‘Ripples on the water’
Poet celebrates new release with YMCA swim, reading
Greenfield poet Mary Clare Powell's new collection, "Box of Water," was inspired by light patterns she observed and people she encountered while swimming in the YMCA pool. Recorder/Trish Crapo
"Then came rainbows…" is the last poem in Mary Clare Powell's unusual collection, "Box of Water." Image courtesy of Mary Clare Powell.
Lozenges of light fatten and stretch across the water’s surface as participants in a water fitness class move slowly and deliberately at the far end of the Greenfield YMCA’s pool, sweeping foam dumbbells through the water or raising and lowering their legs. Each movement sends strands of light bouncing and breaking and reassembling into mesmerizing shapes.
This is exactly the kind of phenomenon Greenfield poet and Lesley University professor Mary Clare Powell began to notice after the YMCA replaced the pool area’s glass brick windows with real glass and the dull, diffused light she’d been accustomed to seeing was replaced by a dazzling array of effects.
“You’re bored out of your mind, you’re just swimming back and forth, back and forth. It’s absolutely routine,” Powell said of the daily laps she swims to keep healthy and fit. “And so the mind — or whoever, whatever — begins to notice everything.”
She noticed the other swimmers, her companions in the pool. She noticed icicles in the cracks between the louvered windows. “But the light coming in the window was what really attracted me,” Powell said. Early morning light from the sunrise in the east window would grow, Powell said, “And then there’d be pools of sun on the pool and people’d be swimming through them.”
As the sun rose, “Ripples on the water would make dancing on the walls and would move from here, over to here, over to here.” Powell pantomimed the light’s progression with her hands, smiling in remembered amazement.
When the sun got even higher, stronger light streaming through the windows created what Powell described as, “A sort of military row of blocks of intense light, down, down, down like that on the far wall. And then there were the rainbows!”
As she swam lap after lap, Powell glimpsed rainbows created by light striking through the beveled glass edge of the windows. Swimming toward the shallow end of the pool, she could see the blue/purple end of the light spectrum; turning to head back toward the deep end, she’d see the orange/red end. Sometimes, on the bottom of the pool, she’d see an intense rainbow band.
“And then one day I said — and this is the weirdest and most unusual part — I said, ‘Well, God is here.’ And now, I’m not a church member or anything but I am a person on a spiritual path. I thought, ‘God is here. All of this is God.’ And I was so embarrassed. I thought, ‘How did God get here?’”
Her notion of God, Powell clarified, was not a clichéd or narrowly defined God. “It’s beyond religion. I don’t know if it’s spirit or cosmic energy or what. I had the sense that this energy was everywhere and if we just paid attention we would see it everywhere.”
Spurred by her thoughts and observations while swimming, Powell began to write a series of short, grammatically simple poems. Her new collection, “Box of Water,” offers the poems in a format that pushes the definition of a poetry book’s form. Twenty-two poems are printed on individual cards made of satisfyingly thick, pearly paper in shades of silver, off-white and pale blue. Each card is roughly the size of a large postcard and is embellished with a simple graphic element added by master letterpress printer Ed Rayher.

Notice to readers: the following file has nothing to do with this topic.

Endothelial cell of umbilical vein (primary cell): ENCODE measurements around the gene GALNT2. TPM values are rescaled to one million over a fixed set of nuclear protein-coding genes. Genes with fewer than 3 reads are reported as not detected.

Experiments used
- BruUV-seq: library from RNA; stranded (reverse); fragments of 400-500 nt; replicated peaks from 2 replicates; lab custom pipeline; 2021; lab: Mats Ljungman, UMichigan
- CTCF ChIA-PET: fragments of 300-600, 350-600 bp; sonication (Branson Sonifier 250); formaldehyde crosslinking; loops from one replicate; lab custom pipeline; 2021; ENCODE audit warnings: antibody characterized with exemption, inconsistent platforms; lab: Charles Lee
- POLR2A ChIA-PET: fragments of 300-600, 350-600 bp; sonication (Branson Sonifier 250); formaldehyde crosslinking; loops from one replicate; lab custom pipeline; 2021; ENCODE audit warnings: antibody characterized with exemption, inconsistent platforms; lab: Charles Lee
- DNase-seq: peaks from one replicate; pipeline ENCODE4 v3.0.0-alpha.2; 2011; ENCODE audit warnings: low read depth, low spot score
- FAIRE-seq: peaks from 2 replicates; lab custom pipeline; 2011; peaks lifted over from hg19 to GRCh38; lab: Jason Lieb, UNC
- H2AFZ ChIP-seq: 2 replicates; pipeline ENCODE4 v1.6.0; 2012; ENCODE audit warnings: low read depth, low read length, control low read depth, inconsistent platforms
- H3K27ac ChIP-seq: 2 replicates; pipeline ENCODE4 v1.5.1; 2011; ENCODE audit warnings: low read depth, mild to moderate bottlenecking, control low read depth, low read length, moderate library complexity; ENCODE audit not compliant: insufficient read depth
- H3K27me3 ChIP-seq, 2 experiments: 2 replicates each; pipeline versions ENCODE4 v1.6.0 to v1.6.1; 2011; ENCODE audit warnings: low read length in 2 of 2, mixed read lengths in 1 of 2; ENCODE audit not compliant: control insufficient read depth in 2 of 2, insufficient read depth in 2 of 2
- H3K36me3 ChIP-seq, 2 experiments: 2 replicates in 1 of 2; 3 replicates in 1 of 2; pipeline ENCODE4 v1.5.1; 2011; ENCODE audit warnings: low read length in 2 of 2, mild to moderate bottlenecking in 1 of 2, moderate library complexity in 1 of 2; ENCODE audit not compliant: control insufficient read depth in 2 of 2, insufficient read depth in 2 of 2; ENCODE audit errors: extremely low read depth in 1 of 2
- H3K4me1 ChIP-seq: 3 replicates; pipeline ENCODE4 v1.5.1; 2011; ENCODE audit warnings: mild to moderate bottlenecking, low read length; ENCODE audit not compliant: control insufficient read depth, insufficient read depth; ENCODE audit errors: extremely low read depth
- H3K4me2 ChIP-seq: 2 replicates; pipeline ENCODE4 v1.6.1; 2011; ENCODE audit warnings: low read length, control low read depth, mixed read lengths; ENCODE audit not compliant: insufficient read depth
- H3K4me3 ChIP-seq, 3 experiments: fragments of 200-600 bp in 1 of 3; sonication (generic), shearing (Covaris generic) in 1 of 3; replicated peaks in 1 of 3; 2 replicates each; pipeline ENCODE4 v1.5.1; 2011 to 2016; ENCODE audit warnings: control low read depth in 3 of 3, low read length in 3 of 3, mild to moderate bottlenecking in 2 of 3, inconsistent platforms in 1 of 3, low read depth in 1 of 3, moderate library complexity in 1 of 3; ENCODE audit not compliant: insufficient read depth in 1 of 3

Rayher, also a poet, has been printing award-winning letterpress books for poets and artists at Swamp Press in Northfield since 1974. It was Rayher’s idea to print the poems on individual, digitally-printed cards and to package the stack, with its pleasing letterpress frontispiece, inside a gold foil greeting card box with clear plastic cover and gold elastic tie. The motions of opening “Box of Water” are those of opening a gift. And receiving the language of the poems, both plain and generous, imbued with Powell’s clear-sighted awe, is to receive a gift. Each poem, small on its own, offers itself to the accumulating meaning — much as each lap accumulates into the whole of swimming.
Powell will be launching “Box of Water” with what her press materials jokingly refer to as a “big splash” at the YMCA pool on Sunday, March 17, at 1 p.m. Powell will begin by swimming a lap, then climbing out of the pool to read to her audience from various spots on the pool deck. A reception with refreshments will follow in one of the Y’s social rooms. You do not have to be a YMCA member to attend the event. You may want to bring plastic sandals or flip-flops as street shoes are not allowed on the pool deck.
“Box of Water” is available from Powell’s own Extra Virgin Press. Contact: firstname.lastname@example.org
Trish Crapo is seeking published poets for her column. She’s interested in books written by a Franklin County poet and/or published by a Franklin County press.
To submit a book, mail it to Franklin County Poets, The Recorder, P.O. Box 1367, Greenfield, MA 01302, attention, Adam Orth. Or, drop it off at our office, 14 Hope St., Greenfield.
If you have readings coming up, please tell us. Questions? (413) 772-0261,
Ext. 276, or e-mail email@example.com